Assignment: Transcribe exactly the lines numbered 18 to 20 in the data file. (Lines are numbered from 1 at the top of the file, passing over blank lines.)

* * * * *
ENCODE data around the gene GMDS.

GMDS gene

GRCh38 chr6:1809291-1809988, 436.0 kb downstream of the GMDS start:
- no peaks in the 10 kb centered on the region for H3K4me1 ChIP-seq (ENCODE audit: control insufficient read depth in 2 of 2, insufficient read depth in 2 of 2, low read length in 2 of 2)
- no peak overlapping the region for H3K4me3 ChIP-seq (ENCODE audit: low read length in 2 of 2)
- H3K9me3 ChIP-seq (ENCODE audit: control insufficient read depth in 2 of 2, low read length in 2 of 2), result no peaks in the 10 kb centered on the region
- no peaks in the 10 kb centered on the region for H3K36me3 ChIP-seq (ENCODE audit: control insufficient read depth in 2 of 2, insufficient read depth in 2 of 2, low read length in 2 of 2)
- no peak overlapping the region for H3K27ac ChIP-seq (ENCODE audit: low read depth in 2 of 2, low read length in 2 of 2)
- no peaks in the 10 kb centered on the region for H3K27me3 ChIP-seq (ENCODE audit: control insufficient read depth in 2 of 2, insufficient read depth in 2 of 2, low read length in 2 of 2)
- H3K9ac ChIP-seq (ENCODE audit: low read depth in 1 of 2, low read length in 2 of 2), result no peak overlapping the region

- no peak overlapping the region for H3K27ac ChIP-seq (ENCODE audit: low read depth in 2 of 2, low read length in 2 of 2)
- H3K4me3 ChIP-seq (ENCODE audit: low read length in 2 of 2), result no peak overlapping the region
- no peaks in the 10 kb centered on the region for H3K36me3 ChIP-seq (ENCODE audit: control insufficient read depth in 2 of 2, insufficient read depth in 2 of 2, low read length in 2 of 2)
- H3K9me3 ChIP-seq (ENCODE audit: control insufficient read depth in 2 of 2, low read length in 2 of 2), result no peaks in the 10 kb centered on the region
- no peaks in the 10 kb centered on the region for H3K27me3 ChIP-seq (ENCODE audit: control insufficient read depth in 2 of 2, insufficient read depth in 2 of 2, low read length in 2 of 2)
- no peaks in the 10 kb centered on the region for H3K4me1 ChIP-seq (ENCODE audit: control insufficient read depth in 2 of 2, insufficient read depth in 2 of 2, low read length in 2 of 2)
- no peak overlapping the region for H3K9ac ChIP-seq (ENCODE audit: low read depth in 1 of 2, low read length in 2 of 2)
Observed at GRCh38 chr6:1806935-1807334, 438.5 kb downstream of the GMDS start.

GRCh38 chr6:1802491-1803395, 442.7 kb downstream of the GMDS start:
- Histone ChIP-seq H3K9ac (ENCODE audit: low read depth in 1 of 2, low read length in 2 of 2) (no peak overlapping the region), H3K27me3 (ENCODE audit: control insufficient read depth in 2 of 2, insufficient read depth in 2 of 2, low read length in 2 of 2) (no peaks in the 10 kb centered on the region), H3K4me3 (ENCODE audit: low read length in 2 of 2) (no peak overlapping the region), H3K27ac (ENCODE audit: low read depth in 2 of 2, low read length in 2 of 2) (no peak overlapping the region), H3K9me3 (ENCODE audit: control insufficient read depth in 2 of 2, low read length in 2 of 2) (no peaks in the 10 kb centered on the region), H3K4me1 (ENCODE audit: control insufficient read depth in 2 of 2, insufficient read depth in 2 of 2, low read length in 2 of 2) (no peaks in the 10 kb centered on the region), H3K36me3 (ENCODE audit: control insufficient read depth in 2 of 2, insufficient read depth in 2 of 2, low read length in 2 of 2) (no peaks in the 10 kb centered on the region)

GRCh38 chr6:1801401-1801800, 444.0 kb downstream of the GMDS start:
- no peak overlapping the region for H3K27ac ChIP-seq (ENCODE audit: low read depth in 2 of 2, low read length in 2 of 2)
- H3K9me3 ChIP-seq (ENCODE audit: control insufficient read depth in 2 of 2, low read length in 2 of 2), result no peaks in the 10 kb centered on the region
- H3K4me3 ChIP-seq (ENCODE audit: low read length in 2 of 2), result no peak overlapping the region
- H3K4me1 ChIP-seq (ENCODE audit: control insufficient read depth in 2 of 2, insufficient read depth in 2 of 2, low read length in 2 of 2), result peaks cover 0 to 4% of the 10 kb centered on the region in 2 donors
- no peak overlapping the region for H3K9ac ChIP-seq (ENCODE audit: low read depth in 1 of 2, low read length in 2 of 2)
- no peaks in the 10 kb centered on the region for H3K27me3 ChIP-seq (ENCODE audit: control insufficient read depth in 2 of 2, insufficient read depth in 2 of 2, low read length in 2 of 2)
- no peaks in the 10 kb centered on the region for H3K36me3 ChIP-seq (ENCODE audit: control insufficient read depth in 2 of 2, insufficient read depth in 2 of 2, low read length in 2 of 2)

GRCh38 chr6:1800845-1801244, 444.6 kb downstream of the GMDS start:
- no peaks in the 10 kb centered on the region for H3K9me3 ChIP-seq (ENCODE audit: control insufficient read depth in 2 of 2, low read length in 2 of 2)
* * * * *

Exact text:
Observed at GRCh38 chr6:1806935-1807334, 438.5 kb downstream of the GMDS start.

GRCh38 chr6:1802491-1803395, 442.7 kb downstream of the GMDS start:
- Histone ChIP-seq H3K9ac (ENCODE audit: low read depth in 1 of 2, low read length in 2 of 2) (no peak overlapping the region), H3K27me3 (ENCODE audit: control insufficient read depth in 2 of 2, insufficient read depth in 2 of 2, low read length in 2 of 2) (no peaks in the 10 kb centered on the region), H3K4me3 (ENCODE audit: low read length in 2 of 2) (no peak overlapping the region), H3K27ac (ENCODE audit: low read depth in 2 of 2, low read length in 2 of 2) (no peak overlapping the region), H3K9me3 (ENCODE audit: control insufficient read depth in 2 of 2, low read length in 2 of 2) (no peaks in the 10 kb centered on the region), H3K4me1 (ENCODE audit: control insufficient read depth in 2 of 2, insufficient read depth in 2 of 2, low read length in 2 of 2) (no peaks in the 10 kb centered on the region), H3K36me3 (ENCODE audit: control insufficient read depth in 2 of 2, insufficient read depth in 2 of 2, low read length in 2 of 2) (no peaks in the 10 kb centered on the region)